When Princeton announced Marshawn Lynch as their senior “Class Day” speaker, students were less than pleased with the choice of the speaker. The decision to bring Lynch in as a speaker spurred them on to express their displeasure with the university. Several students decided to write an op-ed piece directed towards Princeton University’s co-chairs explaining why they are unhappy with the selection of Super Bowl champion. The students wrote, “Many of us were disappointed when we saw that this year’s speaker was to be Marshawn Lynch, mainly because we did not feel included in the process by which this speaker was nominated and finally selected.”
The students felt there were many holes in the process used to make this selection and proceeded to poke at them one by one. The first issue is that they feel as if the school has failed at creating proper criteria that could determine the best nominee. They compared the selection of Lynch to their last two speakers, Ellie Kemper and Senator Cory Booker, who have the proper qualifications to speak to them. These students value speakers that they feel are relatable and can connect to them. Kemper is a Princeton alumna who has been a member of multiple clubs during her time there and while Booker isn’t alumni, they deem him to be an “exceptional communicator” whose association with New Jersey connects him to Princeton. It is unclear whether the students were apart of the decisions to have those people speak but they felt those were good decisions. They are unsure regarding Lynch even though his success and philanthropic efforts are on par with Princeton’s speakers of the past. The students wrote, “In the selection of Marshawn Lynch, however, it is not evident what the set of criteria for nomination are.”
Their next issue was Marshawn Lynch’s history with the media and his lack of engagement at press conferences. For anyone not familiar with Marshawn Lynch, he is a powerful running back on the field but is a man of few words off the field. This rare dichotomy was best shown during the media week of Super Bowl XLIX when he was playing for the Seattle Seahawks. Lynch was known to skip interviews altogether, so the NFL threatened him with fines if he didn’t show up for interviews during Super Bowl week. Not only did Lynch show up but he answered all the questions given to him… the same exact way. “I’m just here so I won’t get fined” instantly became the most popular phrase of 2015. While some may say there is a difference between answering questions from the media and giving a speech to college students, Lynch’s history with the media does not give the students of Princeton any confidence that he’ll be a better public speaker.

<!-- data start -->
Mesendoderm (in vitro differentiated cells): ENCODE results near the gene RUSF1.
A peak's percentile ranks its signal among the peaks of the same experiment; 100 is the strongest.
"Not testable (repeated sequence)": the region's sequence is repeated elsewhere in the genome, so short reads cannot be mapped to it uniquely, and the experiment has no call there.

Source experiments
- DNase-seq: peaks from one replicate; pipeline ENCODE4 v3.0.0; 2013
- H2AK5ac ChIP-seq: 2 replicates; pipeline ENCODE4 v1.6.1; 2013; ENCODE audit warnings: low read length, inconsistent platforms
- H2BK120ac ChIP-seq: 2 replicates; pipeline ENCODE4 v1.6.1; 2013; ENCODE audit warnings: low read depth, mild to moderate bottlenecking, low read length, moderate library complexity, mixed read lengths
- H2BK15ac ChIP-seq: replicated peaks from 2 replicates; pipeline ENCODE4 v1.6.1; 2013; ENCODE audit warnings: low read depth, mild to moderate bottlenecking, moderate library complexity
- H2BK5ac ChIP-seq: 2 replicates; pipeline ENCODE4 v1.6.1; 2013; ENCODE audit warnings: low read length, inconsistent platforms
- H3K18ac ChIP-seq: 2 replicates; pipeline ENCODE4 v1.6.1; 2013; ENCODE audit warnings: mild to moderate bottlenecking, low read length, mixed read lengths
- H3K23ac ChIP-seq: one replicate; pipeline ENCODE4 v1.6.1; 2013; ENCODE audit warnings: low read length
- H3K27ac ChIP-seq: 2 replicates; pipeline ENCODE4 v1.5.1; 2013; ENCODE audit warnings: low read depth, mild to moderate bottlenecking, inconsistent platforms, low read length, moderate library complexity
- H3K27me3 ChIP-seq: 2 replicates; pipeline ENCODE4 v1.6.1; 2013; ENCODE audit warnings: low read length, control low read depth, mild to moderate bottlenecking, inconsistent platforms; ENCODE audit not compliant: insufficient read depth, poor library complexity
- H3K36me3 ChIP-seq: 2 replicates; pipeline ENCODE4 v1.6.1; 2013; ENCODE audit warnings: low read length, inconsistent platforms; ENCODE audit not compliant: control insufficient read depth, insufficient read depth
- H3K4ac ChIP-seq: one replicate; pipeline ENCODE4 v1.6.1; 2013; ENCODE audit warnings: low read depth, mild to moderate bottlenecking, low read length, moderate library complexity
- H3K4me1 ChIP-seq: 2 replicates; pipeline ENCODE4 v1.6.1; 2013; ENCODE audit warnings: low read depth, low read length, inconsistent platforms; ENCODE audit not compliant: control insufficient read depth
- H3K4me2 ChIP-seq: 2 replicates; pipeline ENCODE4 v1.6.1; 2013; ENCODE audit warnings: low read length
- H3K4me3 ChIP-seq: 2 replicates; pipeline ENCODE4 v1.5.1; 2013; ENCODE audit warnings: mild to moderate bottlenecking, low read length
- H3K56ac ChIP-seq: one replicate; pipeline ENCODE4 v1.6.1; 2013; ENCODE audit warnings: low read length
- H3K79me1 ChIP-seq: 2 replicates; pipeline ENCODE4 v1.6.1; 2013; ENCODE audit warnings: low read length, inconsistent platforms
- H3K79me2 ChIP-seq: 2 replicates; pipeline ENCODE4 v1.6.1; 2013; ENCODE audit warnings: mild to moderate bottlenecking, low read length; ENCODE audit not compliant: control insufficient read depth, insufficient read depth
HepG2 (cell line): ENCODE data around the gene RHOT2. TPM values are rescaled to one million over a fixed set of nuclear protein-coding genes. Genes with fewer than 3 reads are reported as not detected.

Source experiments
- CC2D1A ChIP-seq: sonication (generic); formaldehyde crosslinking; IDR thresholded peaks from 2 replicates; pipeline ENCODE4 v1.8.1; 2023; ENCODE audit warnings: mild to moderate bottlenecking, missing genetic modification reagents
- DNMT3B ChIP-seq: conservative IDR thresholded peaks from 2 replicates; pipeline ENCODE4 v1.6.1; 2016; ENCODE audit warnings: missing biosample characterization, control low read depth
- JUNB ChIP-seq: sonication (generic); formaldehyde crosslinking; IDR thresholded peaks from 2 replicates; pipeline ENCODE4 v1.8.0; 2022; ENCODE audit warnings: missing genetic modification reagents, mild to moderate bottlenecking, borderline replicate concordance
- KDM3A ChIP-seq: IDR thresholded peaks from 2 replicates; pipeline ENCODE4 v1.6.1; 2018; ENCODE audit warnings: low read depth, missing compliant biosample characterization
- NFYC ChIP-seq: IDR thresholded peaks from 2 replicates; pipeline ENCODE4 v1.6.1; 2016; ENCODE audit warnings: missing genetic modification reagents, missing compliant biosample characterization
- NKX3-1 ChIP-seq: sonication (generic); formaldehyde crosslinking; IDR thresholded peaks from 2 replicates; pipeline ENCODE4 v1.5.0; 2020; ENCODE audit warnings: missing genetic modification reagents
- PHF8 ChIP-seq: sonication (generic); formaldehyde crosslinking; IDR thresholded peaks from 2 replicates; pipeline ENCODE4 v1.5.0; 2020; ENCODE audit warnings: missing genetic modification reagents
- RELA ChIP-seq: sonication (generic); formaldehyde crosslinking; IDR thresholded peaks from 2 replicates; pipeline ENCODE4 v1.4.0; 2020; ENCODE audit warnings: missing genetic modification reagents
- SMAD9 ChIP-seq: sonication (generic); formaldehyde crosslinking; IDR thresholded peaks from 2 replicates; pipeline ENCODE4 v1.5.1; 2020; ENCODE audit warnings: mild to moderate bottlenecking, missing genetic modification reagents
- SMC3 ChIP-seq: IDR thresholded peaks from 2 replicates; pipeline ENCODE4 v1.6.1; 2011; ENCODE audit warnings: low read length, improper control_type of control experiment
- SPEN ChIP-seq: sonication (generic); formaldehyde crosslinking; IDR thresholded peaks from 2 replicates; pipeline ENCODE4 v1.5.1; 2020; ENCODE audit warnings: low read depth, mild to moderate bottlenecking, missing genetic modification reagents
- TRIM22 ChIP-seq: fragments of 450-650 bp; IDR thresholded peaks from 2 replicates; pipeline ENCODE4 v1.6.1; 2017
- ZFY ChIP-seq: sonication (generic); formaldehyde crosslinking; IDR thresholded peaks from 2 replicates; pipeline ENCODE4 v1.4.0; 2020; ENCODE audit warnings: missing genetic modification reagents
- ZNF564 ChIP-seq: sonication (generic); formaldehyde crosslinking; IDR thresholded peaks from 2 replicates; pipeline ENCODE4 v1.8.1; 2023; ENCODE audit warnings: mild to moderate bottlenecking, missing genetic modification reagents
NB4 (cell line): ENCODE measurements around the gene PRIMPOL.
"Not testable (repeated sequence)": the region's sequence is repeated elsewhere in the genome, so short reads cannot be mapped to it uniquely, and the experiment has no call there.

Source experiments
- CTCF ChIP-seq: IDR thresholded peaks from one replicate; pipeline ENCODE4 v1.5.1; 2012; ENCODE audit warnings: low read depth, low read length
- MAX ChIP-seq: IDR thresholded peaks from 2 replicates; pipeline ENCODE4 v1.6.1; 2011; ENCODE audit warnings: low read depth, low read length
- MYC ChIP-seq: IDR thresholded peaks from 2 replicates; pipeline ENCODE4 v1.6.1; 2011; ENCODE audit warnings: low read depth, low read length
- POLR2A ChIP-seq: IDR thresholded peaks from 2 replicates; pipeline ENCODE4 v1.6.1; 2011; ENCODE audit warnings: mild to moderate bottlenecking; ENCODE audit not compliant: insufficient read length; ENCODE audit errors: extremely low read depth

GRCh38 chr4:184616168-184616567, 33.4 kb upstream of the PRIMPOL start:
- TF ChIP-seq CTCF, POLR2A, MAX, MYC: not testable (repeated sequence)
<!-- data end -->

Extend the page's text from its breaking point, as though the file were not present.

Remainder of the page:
While it may seem that the issue is solely against Marshawn Lynch, he is not the target of their main gripe. The root of their issue stems from the perceived lack of respect from the university’s co-chairs. The students felt as if they deserved to have a say in this selection. There was a lack of communication between the school and the students for this speaker compared to the other events that required selection like the Class Day jacket or the Student Speaker Initiative. They believe “participation and feedback should be solicited from the senior class” so that they don’t end up with a speaker that fails to “represent a broad-enough range of perspectives.”
With all that said, it doesn’t seem as if the letter is going to change anyone’s mind this year, so they might as well show up and listen to what Marshawn Lynch has to say so they don’t get fined.